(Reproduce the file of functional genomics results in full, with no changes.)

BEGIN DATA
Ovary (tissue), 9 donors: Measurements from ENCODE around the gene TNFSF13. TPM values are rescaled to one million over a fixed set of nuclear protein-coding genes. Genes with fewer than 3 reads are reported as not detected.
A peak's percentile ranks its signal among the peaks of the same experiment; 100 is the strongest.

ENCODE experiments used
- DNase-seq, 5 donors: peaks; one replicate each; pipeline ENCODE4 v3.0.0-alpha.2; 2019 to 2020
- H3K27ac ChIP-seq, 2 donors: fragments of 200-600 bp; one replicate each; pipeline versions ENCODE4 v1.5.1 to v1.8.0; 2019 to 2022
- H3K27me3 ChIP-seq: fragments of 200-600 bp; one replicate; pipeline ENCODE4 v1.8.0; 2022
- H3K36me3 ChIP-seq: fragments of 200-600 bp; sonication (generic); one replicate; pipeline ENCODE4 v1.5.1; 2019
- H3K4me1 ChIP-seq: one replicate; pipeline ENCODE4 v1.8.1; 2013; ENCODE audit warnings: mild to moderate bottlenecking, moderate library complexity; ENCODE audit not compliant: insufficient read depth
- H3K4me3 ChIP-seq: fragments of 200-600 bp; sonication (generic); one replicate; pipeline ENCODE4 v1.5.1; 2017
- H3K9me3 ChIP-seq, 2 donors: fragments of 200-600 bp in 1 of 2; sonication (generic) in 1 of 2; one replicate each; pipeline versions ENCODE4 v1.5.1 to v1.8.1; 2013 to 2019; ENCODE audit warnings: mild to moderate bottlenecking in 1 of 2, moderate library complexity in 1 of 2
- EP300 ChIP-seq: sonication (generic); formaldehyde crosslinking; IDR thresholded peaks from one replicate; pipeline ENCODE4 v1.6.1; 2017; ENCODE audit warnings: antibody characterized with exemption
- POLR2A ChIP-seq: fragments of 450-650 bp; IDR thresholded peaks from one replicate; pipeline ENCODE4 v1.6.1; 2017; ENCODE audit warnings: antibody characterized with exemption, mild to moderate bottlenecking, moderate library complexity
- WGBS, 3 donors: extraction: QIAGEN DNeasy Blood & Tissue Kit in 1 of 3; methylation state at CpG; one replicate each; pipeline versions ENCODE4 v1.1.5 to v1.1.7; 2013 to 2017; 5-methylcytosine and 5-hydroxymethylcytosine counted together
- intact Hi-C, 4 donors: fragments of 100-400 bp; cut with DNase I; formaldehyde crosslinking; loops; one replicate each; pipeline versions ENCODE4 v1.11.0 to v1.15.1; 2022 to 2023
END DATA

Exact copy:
Ovary (tissue), 9 donors: Measurements from ENCODE around the gene TNFSF13. TPM values are rescaled to one million over a fixed set of nuclear protein-coding genes. Genes with fewer than 3 reads are reported as not detected.
A peak's percentile ranks its signal among the peaks of the same experiment; 100 is the strongest.

ENCODE experiments used
- DNase-seq, 5 donors: peaks; one replicate each; pipeline ENCODE4 v3.0.0-alpha.2; 2019 to 2020
- H3K27ac ChIP-seq, 2 donors: fragments of 200-600 bp; one replicate each; pipeline versions ENCODE4 v1.5.1 to v1.8.0; 2019 to 2022
- H3K27me3 ChIP-seq: fragments of 200-600 bp; one replicate; pipeline ENCODE4 v1.8.0; 2022
- H3K36me3 ChIP-seq: fragments of 200-600 bp; sonication (generic); one replicate; pipeline ENCODE4 v1.5.1; 2019
- H3K4me1 ChIP-seq: one replicate; pipeline ENCODE4 v1.8.1; 2013; ENCODE audit warnings: mild to moderate bottlenecking, moderate library complexity; ENCODE audit not compliant: insufficient read depth
- H3K4me3 ChIP-seq: fragments of 200-600 bp; sonication (generic); one replicate; pipeline ENCODE4 v1.5.1; 2017
- H3K9me3 ChIP-seq, 2 donors: fragments of 200-600 bp in 1 of 2; sonication (generic) in 1 of 2; one replicate each; pipeline versions ENCODE4 v1.5.1 to v1.8.1; 2013 to 2019; ENCODE audit warnings: mild to moderate bottlenecking in 1 of 2, moderate library complexity in 1 of 2
- EP300 ChIP-seq: sonication (generic); formaldehyde crosslinking; IDR thresholded peaks from one replicate; pipeline ENCODE4 v1.6.1; 2017; ENCODE audit warnings: antibody characterized with exemption
- POLR2A ChIP-seq: fragments of 450-650 bp; IDR thresholded peaks from one replicate; pipeline ENCODE4 v1.6.1; 2017; ENCODE audit warnings: antibody characterized with exemption, mild to moderate bottlenecking, moderate library complexity
- WGBS, 3 donors: extraction: QIAGEN DNeasy Blood & Tissue Kit in 1 of 3; methylation state at CpG; one replicate each; pipeline versions ENCODE4 v1.1.5 to v1.1.7; 2013 to 2017; 5-methylcytosine and 5-hydroxymethylcytosine counted together
- intact Hi-C, 4 donors: fragments of 100-400 bp; cut with DNase I; formaldehyde crosslinking; loops; one replicate each; pipeline versions ENCODE4 v1.11.0 to v1.15.1; 2022 to 2023